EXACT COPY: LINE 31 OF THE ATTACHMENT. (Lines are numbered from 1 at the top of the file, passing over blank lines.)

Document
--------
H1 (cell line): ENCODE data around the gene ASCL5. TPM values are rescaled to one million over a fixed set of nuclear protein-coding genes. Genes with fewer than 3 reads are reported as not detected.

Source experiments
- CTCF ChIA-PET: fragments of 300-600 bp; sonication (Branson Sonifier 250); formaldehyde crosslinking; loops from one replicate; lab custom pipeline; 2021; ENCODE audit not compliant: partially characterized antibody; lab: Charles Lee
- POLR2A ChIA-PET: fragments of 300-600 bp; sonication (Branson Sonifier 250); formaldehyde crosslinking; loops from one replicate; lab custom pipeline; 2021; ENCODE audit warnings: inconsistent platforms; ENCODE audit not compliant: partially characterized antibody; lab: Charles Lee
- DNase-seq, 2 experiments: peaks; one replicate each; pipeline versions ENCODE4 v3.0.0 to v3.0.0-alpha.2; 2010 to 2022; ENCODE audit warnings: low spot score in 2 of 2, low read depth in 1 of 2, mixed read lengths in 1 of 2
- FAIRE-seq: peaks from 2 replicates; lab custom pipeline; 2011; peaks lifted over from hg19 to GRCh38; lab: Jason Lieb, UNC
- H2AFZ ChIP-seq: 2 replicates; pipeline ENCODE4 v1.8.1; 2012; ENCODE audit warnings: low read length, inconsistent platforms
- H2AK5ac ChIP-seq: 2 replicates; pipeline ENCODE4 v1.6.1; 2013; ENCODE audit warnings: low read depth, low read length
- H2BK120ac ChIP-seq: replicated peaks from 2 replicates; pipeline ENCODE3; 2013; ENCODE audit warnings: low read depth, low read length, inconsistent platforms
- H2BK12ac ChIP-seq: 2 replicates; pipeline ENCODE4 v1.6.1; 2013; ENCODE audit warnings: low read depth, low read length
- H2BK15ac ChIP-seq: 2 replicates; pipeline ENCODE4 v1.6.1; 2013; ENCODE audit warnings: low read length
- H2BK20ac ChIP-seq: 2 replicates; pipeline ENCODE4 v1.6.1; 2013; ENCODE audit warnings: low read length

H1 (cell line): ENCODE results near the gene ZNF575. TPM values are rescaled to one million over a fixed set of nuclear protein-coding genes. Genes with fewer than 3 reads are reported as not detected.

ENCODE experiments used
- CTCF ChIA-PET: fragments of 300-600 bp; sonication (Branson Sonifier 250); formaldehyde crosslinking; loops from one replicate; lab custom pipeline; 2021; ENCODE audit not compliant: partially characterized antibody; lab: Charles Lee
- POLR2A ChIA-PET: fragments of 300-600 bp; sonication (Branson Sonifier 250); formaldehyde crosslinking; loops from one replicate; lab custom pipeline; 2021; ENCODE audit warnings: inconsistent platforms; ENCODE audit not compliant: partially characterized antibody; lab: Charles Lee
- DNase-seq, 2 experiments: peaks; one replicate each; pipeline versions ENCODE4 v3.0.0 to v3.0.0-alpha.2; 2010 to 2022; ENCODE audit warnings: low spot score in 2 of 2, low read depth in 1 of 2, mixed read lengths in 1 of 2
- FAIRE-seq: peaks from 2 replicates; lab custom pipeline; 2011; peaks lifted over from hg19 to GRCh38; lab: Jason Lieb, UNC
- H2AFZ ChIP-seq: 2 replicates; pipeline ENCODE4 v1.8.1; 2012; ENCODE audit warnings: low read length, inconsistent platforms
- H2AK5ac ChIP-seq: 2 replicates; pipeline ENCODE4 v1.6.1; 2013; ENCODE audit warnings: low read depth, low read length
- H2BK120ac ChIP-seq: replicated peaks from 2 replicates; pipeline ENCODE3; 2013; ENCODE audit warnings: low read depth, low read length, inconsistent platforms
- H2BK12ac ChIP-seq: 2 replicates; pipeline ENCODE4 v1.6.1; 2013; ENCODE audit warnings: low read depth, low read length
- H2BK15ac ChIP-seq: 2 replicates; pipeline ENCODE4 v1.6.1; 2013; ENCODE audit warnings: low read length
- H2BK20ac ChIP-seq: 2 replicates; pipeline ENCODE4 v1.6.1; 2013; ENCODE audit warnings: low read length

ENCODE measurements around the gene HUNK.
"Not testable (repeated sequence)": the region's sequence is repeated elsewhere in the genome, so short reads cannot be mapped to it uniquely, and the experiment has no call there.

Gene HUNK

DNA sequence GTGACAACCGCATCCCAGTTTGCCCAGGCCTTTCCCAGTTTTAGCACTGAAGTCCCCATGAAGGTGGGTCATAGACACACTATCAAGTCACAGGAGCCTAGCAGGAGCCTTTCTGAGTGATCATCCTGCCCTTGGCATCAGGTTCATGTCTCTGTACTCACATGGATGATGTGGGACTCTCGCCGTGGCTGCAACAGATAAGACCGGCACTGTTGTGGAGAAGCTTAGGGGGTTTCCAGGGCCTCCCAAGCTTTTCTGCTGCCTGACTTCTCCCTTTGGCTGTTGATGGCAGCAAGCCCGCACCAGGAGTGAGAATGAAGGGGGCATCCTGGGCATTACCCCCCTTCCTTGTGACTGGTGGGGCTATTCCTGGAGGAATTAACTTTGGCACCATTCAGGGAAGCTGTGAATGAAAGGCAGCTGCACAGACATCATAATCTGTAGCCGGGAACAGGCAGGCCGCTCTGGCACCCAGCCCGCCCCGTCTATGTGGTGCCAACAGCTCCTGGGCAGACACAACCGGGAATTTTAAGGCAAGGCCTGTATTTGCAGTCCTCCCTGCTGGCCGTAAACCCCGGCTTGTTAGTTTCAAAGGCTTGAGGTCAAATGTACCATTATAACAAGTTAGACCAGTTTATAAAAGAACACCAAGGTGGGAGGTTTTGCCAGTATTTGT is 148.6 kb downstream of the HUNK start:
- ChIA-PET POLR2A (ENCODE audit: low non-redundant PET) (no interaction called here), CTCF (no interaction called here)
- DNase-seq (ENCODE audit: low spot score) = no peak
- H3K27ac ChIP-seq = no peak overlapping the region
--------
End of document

- H3K27ac ChIP-seq = no peak overlapping the region